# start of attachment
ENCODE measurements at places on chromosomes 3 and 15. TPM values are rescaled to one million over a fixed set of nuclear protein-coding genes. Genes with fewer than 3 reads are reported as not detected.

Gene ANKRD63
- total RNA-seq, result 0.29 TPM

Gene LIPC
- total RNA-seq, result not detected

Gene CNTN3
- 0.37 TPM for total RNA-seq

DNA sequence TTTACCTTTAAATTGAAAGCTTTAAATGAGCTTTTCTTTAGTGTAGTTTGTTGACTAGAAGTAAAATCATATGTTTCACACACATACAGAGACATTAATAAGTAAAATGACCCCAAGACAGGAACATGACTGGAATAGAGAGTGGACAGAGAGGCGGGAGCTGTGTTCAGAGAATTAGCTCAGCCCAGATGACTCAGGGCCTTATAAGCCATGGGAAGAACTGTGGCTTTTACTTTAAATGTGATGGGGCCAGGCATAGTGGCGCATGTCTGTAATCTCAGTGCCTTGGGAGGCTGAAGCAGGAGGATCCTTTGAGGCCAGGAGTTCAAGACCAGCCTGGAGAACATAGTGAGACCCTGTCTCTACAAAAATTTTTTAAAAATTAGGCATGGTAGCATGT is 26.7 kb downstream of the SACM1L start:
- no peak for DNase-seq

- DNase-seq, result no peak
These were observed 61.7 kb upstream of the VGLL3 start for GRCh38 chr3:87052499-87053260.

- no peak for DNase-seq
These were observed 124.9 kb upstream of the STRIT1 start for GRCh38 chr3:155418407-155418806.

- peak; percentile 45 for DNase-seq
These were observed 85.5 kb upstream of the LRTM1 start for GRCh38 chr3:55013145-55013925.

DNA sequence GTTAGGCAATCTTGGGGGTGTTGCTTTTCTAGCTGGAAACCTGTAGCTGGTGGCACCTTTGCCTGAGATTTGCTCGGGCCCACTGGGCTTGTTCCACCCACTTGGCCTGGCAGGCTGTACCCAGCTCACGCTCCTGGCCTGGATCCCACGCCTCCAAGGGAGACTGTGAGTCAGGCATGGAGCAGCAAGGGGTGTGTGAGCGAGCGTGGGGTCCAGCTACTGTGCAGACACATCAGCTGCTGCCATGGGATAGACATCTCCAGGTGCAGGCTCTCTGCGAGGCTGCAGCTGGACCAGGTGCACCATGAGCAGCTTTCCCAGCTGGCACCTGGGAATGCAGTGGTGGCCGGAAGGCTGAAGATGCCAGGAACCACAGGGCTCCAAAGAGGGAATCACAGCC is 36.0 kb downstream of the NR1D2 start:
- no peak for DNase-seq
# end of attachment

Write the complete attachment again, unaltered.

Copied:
ENCODE measurements at places on chromosomes 3 and 15. TPM values are rescaled to one million over a fixed set of nuclear protein-coding genes. Genes with fewer than 3 reads are reported as not detected.

Gene ANKRD63
- total RNA-seq, result 0.29 TPM

Gene LIPC
- total RNA-seq, result not detected

Gene CNTN3
- 0.37 TPM for total RNA-seq

DNA sequence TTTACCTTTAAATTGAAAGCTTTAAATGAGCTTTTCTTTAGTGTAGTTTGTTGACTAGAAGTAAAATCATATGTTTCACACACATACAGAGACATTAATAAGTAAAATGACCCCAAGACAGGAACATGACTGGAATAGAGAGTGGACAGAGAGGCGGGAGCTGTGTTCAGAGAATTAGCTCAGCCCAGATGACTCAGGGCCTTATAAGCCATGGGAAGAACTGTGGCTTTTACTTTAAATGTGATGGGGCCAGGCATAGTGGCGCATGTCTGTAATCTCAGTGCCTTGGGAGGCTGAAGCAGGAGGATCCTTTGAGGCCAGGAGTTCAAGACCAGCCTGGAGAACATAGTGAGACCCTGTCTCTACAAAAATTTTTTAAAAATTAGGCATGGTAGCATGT is 26.7 kb downstream of the SACM1L start:
- no peak for DNase-seq

- DNase-seq, result no peak
These were observed 61.7 kb upstream of the VGLL3 start for GRCh38 chr3:87052499-87053260.

- no peak for DNase-seq
These were observed 124.9 kb upstream of the STRIT1 start for GRCh38 chr3:155418407-155418806.

- peak; percentile 45 for DNase-seq
These were observed 85.5 kb upstream of the LRTM1 start for GRCh38 chr3:55013145-55013925.

DNA sequence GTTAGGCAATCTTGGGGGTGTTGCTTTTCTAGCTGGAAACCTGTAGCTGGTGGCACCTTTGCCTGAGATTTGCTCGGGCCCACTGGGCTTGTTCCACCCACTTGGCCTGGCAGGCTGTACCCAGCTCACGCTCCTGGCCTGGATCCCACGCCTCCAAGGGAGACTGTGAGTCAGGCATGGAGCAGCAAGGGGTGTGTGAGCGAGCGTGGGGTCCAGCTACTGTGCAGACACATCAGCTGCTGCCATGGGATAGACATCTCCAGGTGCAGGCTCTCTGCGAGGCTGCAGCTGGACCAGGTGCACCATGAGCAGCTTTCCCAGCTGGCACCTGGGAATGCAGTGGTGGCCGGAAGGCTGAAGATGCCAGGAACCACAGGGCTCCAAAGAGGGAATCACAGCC is 36.0 kb downstream of the NR1D2 start:
- no peak for DNase-seq